Central Montana's Secret Wildlands
The Musselshell breaks country is a wondrous landscape of buttes, breaks, badlands, and prairies
In this open and untamed country with few roads and fewer trails, everything is off the beaten path.
This is the wild heart of Montana, where the Musselshell River sweeps north to meet the Missouri through a vast landscape of buttes, breaks, badlands, grassland seas, and open forests. Mountain ranges in the distance are dwarfed by the vastness of the prairie. It’s a stunning place rich in human history, wildlife habitat, and solitude - and one of North America’s last remaining intact large-scale prairie ecosystems.
Now, like never before, we have a chance to protect the future of these pristine prairie wildlands - places devoid of roads, shaped only by the ever-present flow of wind and water - and ensure that they remain part of Montana’s wildland heritage.
The Bureau of Land Management’s Lewistown Field Office will soon release a draft Resource Management Plan (RMP) for nearly 650,000 surface acres of public land. We are working to ensure the BLM protects the intact natural character of these lands and prioritizes primitive recreation opportunities while prohibiting road building and oil and gas leasing.
The Lewistown Resource Management Plan offers the BLM an opportunity to balance landscape-scale conservation with other economically and environmentally sustainable uses by recognizing that preserving wildness and wildlife habitat are the highest and best uses for these extraordinary public lands.
Our prairie wildlife and outdoor legacy depend on it.
What’s at Stake
Montana has what most western states lost long ago: hundreds of thousands of acres of unplowed, undeveloped, and diverse grasslands, stretching from the UL Bend to Arrow Creek and the Missouri River Breaks.
West Crooked Creek, Dovetail, Cottonwood, Carter Coulee, Horse Camp Trail, Dunn Ridge, Chain Buttes, Carroll Coulee, Fort Musselshell (A and B), Spear Coulee, Biggett, Big Snowies tack-ons (A and B), Chimney Bend, Dog Creek South, Armell’s Creek, and Fargo Coulee are pristine wild areas. Unique to Montana, these untrammeled wildlands should be managed specifically to protect their wild character.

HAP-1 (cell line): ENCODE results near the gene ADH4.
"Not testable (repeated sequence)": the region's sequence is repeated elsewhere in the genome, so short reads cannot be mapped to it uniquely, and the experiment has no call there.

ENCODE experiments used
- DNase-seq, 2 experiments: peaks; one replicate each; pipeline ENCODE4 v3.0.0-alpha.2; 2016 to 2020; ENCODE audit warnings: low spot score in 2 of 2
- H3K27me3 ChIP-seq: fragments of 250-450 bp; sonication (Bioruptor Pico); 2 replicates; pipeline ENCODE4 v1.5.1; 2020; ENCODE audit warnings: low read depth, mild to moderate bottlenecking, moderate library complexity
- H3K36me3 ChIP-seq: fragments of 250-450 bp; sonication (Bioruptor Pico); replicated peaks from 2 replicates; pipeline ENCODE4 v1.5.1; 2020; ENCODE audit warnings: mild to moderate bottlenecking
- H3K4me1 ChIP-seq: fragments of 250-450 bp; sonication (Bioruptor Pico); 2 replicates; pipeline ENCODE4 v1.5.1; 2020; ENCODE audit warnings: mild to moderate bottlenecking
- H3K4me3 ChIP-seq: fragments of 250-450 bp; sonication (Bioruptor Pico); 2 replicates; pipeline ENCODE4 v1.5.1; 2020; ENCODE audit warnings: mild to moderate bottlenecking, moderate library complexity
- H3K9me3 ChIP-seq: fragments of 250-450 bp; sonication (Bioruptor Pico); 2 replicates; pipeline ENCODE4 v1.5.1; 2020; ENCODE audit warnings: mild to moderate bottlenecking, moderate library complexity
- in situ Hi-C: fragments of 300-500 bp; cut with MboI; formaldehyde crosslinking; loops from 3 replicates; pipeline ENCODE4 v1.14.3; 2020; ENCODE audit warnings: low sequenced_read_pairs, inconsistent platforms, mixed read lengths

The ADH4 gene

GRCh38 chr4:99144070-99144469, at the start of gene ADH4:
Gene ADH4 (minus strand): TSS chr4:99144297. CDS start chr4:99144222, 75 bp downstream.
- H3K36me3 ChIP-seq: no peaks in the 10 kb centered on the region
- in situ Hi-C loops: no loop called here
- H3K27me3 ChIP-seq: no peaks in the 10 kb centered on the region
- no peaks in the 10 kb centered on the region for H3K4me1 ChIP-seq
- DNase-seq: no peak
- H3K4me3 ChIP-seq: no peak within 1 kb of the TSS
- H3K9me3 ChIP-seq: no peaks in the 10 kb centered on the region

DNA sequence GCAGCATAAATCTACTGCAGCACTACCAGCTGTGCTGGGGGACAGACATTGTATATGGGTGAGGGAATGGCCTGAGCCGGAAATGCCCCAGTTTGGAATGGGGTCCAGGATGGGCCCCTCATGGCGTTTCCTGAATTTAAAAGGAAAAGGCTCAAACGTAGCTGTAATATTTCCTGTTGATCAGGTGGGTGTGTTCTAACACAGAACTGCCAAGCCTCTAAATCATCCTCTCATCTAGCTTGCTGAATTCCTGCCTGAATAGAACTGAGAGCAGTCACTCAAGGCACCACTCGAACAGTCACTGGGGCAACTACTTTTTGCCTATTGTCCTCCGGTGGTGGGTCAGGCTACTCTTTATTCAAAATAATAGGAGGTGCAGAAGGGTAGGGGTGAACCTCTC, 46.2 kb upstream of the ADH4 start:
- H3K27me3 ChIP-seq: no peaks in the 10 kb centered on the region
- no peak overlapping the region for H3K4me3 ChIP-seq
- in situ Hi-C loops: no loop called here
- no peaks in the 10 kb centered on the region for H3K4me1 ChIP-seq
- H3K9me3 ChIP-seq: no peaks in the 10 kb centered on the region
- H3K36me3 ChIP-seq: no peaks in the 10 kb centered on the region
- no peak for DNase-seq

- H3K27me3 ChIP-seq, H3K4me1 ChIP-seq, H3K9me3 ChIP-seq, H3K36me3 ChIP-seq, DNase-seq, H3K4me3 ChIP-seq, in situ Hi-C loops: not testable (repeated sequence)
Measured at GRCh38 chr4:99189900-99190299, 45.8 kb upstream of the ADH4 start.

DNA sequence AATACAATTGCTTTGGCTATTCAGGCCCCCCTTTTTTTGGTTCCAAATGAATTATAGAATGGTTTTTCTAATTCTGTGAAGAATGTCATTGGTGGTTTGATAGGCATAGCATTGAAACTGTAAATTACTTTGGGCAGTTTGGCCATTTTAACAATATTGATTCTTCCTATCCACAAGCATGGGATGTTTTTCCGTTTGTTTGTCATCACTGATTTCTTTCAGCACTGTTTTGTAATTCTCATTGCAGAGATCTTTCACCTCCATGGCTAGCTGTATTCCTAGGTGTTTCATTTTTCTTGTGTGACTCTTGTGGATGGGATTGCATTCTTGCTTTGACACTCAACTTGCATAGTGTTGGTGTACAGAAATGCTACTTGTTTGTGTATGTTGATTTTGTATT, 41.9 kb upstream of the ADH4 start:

Blood Creek, Cemetery Road, Drag Creek, the Judith Mountains, Arrow Creek, Little Crooked Creek, and Red Mountain are places where we need to conserve and enhance this habitat revered by outdoor enthusiasts. The BLM should prioritize responsible recreation access and habitat restoration in these places over new roads and resource extraction. If these areas are not managed for these objectives, their unique wild character will be at great risk.
The BLM recognized these areas are all exceptionally wild when it inventoried the management area several years ago at the beginning of this planning process. We applaud the agency’s identification of these units as lands with wilderness characteristics, and strongly encourage the BLM continue its work by protecting these units as the wildlands they are.
This rare landscape is priceless to Montanans and to all Americans. The Lewistown Resource Management Plan offers the BLM an opportunity to balance landscape-scale conservation with other economically and environmentally sustainable uses by recognizing that preserving wildness and wildlife habitat are the highest and best uses for these extraordinary public lands.